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My guidelines for resterations vs modifications
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danno
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PostPosted: December 21, 2009, 8:02 pm    Post subject: Re: My guidelines for resterations vs modifications

Did any parts have to be custom made?
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650skull
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PostPosted: December 21, 2009, 9:33 pm    Post subject: Re: My guidelines for resterations vs modifications

pumps wrote:
650skull - You are right about the value of what will be (I hope) my daily rider. I like it because I don't have a payment and insurance is cheap!
What do you guys call those tags? MOT? Here we have annual inspection stickers.

Pumps some states are different, here in Queensland if you are selling a vehicle with the registration, (rego is a 12 month or 6 month option) then you have to get a road worthy certificate,(safety certificate), Once this has been done you have 30 days to fix any thing that may have to be fixed and return for a final inspection and complete any transaction/sale........As a buyer then it is your responsibility to keep the vehicle in a safe road worthy condition and as long as you own it you do not have to have any safety checks until you decide to sell it.........If you sell it without a registration then no roadworthy/safety certificate is needed, has to be advertised As Is and the number plates are supposed to be handed in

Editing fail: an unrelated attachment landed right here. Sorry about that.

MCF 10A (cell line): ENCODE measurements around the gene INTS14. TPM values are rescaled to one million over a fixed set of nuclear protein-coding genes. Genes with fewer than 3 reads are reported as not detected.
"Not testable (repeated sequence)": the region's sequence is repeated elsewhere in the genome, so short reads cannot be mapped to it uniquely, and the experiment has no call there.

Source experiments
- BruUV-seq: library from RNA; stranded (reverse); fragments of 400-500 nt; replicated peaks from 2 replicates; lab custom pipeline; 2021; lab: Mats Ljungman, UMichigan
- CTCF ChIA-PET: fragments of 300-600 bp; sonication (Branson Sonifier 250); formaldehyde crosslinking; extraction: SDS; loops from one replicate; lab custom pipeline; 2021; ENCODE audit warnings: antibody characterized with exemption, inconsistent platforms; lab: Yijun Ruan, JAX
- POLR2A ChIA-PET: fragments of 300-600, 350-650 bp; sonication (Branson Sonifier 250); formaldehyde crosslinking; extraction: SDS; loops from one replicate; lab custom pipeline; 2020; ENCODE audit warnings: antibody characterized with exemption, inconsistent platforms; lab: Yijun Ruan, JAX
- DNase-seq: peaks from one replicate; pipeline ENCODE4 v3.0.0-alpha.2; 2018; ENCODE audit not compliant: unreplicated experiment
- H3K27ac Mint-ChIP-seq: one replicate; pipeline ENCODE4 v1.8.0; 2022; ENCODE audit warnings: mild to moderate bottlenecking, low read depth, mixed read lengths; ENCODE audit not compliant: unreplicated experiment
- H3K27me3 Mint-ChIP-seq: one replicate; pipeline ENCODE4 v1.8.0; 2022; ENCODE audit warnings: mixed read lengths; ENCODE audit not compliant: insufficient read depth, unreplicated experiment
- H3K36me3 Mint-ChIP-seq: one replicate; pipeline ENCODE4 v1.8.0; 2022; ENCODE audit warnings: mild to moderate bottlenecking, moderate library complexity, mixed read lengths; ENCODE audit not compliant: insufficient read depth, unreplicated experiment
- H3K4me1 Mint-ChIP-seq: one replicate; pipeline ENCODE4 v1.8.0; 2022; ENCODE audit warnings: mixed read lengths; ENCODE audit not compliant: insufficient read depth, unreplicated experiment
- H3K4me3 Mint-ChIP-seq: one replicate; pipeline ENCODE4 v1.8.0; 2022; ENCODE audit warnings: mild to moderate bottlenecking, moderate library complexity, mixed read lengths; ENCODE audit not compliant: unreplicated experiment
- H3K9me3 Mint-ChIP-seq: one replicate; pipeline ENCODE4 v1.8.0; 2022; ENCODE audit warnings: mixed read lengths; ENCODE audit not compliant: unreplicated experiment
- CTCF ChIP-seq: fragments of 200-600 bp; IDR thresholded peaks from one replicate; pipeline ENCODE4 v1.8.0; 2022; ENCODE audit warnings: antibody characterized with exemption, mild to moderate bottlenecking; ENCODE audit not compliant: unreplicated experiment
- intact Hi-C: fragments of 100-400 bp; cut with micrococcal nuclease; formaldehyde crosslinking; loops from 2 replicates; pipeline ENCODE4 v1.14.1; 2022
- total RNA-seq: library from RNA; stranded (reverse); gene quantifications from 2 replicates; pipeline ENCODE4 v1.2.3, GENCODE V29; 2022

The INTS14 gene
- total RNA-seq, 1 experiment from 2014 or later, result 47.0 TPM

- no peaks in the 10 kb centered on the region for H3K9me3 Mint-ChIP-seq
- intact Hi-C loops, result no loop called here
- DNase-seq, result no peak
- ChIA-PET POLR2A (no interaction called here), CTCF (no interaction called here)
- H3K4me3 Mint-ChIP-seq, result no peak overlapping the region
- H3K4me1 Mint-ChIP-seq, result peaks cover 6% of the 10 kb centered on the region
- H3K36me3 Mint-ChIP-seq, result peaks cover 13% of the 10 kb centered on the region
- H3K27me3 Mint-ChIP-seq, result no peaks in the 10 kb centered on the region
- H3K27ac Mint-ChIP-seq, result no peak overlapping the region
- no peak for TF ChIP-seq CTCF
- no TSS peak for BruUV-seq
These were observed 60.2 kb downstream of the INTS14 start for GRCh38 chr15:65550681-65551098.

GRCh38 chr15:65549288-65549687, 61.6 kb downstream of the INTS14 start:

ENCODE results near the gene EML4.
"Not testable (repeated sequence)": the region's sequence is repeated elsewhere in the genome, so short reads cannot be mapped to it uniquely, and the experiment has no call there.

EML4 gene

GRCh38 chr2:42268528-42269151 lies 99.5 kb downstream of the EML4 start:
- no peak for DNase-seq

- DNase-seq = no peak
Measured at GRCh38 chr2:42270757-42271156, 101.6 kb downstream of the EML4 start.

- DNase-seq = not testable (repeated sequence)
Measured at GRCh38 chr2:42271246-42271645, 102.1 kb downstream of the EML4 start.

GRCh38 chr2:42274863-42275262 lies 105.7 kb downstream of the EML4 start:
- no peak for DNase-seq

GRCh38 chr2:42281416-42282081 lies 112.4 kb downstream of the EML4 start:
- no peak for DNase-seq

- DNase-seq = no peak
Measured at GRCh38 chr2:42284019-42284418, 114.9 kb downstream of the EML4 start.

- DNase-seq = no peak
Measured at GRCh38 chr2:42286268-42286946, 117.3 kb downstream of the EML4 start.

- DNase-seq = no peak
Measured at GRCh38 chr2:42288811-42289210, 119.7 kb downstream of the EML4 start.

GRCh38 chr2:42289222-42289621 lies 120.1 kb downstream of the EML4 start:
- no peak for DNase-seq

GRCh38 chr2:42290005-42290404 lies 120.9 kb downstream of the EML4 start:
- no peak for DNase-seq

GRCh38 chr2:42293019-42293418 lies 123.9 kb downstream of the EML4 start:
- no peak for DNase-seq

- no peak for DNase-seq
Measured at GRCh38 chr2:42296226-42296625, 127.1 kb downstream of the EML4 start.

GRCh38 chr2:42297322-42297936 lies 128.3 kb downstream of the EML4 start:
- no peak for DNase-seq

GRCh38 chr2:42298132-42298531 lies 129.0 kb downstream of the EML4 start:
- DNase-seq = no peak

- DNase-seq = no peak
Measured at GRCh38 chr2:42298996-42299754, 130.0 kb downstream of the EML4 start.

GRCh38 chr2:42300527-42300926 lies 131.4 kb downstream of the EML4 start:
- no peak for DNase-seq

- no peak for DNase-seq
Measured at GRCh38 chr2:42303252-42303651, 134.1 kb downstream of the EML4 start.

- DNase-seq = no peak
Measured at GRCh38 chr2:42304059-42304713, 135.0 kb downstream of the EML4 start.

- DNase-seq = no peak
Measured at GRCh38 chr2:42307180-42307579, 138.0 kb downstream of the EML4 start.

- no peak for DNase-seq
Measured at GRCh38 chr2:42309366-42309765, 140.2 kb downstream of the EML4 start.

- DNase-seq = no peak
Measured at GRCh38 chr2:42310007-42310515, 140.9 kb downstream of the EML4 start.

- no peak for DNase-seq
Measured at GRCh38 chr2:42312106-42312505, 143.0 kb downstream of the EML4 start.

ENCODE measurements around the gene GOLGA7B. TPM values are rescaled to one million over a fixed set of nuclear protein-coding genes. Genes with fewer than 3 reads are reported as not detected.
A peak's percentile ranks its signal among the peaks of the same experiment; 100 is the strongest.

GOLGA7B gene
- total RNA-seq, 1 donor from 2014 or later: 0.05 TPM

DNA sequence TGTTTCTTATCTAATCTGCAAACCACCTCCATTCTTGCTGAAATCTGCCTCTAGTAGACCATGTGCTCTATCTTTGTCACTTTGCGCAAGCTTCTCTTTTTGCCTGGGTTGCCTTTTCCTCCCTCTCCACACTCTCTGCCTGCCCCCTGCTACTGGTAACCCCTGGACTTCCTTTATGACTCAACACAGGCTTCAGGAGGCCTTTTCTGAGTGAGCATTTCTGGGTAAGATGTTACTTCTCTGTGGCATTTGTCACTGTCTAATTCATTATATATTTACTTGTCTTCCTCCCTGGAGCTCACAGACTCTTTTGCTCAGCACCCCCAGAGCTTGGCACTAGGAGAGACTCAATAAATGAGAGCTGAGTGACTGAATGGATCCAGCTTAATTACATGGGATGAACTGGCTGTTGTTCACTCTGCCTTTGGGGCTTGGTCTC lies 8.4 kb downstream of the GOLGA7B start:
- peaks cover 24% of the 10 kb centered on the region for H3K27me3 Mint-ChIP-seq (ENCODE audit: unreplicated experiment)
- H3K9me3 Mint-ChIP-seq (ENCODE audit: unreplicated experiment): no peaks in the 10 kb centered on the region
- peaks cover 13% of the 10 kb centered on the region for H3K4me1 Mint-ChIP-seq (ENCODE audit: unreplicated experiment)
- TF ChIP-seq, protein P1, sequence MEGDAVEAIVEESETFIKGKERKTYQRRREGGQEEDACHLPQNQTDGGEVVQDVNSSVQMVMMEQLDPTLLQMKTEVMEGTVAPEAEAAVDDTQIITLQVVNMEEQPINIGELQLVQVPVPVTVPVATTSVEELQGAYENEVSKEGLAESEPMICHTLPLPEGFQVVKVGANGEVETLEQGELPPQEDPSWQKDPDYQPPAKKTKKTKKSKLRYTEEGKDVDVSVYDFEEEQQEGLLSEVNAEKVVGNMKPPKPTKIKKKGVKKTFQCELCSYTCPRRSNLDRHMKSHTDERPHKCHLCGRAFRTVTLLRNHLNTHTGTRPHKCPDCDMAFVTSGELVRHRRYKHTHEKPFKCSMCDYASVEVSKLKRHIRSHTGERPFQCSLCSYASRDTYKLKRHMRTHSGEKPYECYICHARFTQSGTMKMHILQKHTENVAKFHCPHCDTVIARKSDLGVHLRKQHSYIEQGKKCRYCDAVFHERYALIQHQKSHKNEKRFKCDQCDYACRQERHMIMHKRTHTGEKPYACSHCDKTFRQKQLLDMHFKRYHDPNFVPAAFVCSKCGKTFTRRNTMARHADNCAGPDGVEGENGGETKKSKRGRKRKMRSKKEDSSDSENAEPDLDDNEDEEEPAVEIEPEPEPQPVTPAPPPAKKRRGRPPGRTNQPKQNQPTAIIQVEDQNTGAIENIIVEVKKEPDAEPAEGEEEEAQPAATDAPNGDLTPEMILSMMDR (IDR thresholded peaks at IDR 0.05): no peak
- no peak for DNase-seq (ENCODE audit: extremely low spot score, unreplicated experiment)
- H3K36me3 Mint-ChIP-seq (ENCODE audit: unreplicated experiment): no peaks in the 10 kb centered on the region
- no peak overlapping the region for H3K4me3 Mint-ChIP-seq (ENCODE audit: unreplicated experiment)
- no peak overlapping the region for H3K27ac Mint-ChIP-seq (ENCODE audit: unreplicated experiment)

Pocket Oxford Dictionary
Restoration, n. 1, Act or instance of restoring or being restored. 2 a act or process of bringing something back to its original condition. b act or process of carrying out alterations and repairs to restore a building ect to something like its original form

Roy, that is dedication and a dam beautiful job your father has done and i can understand why you put such a high regard to the term restored.
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yamaman
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PostPosted: December 21, 2009, 10:23 pm    Post subject: Re: My guidelines for resterations vs modifications

I love most bikes, and a restore or a wild chop, is worth only what it's worth to the current owner or the next owner. Sure a 100 point restore is a fantastic thing to do, and there should be some that go that way.